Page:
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Title: The pursuit of God's glory : Francis Walsingham's espionage in Elizabethan politics, 1568-1588
Author: Tu, Hsuan-Ying
Awarding Body: University of York
Current Institution: University of York
Date of Award: 2012
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Elizabethan espionage has been mistakenly stereotyped by both popular works and academic historiography as a collective and constitutional state service, working purely for national security. This thesis shifts the focus of the investigation into the world of espionage and intelligence control, moving it from the conventional concern for national defence towards a new location within the power politics of the mid-Elizabethan regime, from 1568 to 1588. From the late 1570s, the divisive policy of English intervention in the continental Protestant wars—whether such intervention should primarily serve the ‘advancement of the Gospel’, or instead be in the service of English interests and mindful of ruling legitimacy—split the Elizabethan intelligence service into rival components. William Cecil Lord Burghley and Principal Secretary Francis Walsingham hence individually organised their clientele-based secretariats and spy systems. The first half of the thesis will explore why and how Walsingham privatised, administered and financed his intelligence clientele. It will further reveal how the two systems competed over intelligence, at home and abroad, attempting to undermine each other’s prominence inside the regime, and ultimately to benefit their respective parties in policy debate. Focusing on the divided spy systems, the second half of the thesis will discuss two historical controversies respecting the mid-Elizabethan polity: first, the existence and nature of faction/party; and second, Elizabeth’s gynaecocracy, a form of government which was situated unstably between royal absolutism and a monarchical republic. A political divide arose between Burghley and Walsingham from the late 1570s and peaked in 1585 to 1586, though it never deteriorated so dangerously as to become rebellious ‘factionalism’, as in the 1590s. This conflict originated chiefly in their divergence over English interventionist policy, rather than from personal enmity or a struggle for patronage. During the 1580s, Walsingham manipulated his espionage effectively to tempt the irresolute Elizabeth to favour of his political aims: the execution of Mary Stuart, and anti-Spanish militarism. Sometimes, a common interest reconciled the rival parties, uniting them together against Elizabeth’s personal rule. The ministerial dominance over espionage selectively isolated the sovereign from the very heart of policy-making. The Privy Council, by controlling intelligence and state information, became the alternative and practical head of the regime.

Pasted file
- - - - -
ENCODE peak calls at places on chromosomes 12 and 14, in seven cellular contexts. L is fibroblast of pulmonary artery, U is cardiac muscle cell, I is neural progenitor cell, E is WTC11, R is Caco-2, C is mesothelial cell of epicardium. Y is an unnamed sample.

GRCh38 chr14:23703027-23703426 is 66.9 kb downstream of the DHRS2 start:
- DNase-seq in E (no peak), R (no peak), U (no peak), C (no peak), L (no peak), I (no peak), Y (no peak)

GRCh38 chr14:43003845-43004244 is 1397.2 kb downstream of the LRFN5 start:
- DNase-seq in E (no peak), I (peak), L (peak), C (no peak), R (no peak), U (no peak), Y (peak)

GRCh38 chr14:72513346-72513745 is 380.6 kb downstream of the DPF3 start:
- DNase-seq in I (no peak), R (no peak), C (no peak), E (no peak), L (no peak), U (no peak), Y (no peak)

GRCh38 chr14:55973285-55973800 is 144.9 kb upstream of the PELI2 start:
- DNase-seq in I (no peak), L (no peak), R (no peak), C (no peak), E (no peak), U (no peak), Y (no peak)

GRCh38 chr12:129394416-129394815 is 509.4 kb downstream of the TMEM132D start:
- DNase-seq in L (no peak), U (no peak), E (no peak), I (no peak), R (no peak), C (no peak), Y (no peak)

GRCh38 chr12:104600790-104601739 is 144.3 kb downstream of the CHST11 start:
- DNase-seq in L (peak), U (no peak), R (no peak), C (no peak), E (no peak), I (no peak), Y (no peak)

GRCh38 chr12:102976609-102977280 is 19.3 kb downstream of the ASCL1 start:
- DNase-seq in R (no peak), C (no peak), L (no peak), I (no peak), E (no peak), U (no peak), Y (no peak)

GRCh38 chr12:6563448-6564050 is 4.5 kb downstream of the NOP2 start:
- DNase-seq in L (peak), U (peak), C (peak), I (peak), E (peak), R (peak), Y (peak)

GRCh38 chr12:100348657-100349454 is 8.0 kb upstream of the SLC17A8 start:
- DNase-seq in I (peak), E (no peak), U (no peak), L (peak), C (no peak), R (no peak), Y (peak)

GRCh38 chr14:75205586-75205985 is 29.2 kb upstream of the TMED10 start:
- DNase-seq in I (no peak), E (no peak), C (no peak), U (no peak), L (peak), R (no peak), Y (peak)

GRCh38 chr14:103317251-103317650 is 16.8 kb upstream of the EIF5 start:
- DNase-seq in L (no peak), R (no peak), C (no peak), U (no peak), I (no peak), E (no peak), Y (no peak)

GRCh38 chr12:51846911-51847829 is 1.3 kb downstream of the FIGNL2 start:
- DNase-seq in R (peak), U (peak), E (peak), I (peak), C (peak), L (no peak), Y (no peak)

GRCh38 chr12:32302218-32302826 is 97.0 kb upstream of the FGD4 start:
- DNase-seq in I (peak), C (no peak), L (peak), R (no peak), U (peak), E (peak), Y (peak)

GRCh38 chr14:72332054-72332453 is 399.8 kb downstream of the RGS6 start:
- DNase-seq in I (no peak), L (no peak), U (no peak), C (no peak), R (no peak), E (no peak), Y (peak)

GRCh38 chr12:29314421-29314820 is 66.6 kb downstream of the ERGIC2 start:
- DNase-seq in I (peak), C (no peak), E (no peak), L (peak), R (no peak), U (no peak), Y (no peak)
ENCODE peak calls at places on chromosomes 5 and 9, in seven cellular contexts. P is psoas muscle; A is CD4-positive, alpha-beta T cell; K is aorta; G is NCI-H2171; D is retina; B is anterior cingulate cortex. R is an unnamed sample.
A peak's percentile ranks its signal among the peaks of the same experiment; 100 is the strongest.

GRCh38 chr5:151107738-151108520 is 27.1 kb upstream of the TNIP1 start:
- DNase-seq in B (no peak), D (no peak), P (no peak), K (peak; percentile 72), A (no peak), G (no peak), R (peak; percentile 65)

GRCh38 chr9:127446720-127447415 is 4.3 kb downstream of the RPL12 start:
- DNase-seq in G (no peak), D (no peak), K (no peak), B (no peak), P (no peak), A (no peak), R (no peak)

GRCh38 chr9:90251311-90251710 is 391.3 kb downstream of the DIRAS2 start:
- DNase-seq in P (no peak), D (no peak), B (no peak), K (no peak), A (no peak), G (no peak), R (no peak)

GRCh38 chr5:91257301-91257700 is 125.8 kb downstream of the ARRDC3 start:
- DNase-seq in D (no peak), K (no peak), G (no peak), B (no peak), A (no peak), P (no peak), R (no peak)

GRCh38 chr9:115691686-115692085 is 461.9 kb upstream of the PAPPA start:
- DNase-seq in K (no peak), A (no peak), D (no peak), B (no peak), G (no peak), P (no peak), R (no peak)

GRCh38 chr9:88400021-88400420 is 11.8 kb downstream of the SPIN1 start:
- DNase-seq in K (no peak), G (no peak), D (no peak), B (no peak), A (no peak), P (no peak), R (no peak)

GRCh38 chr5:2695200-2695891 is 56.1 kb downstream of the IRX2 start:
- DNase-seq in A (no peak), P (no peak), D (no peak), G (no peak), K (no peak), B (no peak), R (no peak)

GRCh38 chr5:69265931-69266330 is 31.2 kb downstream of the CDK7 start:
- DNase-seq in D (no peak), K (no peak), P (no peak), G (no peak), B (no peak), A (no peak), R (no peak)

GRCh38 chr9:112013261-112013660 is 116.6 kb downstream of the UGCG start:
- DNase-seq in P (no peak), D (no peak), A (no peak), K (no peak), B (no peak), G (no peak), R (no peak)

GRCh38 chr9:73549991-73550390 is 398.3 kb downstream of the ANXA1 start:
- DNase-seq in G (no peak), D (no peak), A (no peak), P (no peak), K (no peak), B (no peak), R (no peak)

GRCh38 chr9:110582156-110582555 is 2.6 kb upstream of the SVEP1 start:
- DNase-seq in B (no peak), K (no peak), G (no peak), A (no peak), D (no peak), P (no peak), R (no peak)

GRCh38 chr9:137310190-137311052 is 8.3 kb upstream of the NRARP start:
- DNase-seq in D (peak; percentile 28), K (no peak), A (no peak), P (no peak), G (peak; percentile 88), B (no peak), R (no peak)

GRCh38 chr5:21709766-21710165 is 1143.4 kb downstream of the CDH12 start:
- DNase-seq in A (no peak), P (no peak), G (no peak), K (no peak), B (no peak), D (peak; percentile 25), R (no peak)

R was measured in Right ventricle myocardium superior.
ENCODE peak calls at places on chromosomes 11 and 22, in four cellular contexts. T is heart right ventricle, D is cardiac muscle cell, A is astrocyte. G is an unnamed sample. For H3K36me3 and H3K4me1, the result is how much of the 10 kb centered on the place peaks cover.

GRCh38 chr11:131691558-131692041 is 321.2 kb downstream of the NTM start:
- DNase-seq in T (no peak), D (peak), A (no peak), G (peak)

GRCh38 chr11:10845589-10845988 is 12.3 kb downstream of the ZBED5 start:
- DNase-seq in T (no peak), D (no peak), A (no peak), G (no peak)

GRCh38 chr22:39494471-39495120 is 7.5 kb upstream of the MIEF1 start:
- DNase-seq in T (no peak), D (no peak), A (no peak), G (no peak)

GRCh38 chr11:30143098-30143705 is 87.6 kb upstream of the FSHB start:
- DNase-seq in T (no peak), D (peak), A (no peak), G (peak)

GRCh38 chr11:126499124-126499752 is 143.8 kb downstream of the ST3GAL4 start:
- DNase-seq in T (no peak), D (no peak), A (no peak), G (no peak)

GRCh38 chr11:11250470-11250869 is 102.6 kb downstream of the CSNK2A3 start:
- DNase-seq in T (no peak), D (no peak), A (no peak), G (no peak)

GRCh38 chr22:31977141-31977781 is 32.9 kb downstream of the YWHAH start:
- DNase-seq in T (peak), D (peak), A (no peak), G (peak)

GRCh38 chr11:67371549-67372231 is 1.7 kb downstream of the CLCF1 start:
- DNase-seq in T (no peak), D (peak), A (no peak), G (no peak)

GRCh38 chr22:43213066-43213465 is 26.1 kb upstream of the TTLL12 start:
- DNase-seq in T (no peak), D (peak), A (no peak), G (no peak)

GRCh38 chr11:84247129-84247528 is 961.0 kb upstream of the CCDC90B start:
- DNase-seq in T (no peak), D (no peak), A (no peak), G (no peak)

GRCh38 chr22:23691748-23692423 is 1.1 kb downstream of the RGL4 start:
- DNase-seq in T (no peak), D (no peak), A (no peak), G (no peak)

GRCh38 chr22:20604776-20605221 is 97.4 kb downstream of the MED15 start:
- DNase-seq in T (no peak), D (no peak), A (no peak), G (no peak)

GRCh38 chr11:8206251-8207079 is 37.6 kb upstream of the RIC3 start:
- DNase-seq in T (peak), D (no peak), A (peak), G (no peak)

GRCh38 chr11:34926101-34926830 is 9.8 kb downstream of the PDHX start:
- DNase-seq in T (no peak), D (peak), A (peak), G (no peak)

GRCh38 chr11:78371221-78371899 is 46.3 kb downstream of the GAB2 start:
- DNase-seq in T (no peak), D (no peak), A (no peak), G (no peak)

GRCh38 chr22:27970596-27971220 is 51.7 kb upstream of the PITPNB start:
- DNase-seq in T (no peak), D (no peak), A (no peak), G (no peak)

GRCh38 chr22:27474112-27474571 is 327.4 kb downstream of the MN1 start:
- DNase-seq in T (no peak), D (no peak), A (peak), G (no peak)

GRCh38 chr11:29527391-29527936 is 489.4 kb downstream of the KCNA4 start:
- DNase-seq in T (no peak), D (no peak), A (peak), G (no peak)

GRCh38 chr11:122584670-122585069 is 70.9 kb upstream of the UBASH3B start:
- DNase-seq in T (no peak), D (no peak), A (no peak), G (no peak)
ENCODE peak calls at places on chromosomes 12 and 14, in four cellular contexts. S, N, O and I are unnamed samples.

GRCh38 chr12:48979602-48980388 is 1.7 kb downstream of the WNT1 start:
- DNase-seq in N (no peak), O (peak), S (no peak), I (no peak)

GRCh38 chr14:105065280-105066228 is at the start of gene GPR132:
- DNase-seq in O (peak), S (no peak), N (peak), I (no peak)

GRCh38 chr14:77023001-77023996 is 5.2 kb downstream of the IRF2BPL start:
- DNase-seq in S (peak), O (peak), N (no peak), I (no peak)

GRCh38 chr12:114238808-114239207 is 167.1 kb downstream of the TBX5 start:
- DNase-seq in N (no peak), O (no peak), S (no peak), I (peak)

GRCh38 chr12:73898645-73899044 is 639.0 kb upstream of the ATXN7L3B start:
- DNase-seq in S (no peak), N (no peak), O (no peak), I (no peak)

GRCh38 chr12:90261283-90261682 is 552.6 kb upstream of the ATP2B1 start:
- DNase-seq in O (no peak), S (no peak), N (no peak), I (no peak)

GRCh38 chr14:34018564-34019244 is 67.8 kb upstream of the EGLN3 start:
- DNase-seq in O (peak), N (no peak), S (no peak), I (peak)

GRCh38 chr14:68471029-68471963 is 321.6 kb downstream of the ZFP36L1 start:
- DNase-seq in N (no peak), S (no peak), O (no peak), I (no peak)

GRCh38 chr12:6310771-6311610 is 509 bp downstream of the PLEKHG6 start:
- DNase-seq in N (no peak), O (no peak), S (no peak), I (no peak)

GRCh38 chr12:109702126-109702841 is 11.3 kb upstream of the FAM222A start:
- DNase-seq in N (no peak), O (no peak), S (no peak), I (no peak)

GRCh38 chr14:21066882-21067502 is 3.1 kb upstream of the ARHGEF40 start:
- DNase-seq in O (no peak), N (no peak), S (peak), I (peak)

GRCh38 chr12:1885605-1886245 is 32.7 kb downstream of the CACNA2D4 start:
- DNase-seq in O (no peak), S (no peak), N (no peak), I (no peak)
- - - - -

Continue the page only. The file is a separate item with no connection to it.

Supervisor: Cooper, John Sponsor: Not available
Qualification Name: Thesis (Ph.D.) Qualification Level: Doctoral
EThOS ID:  DOI: Not available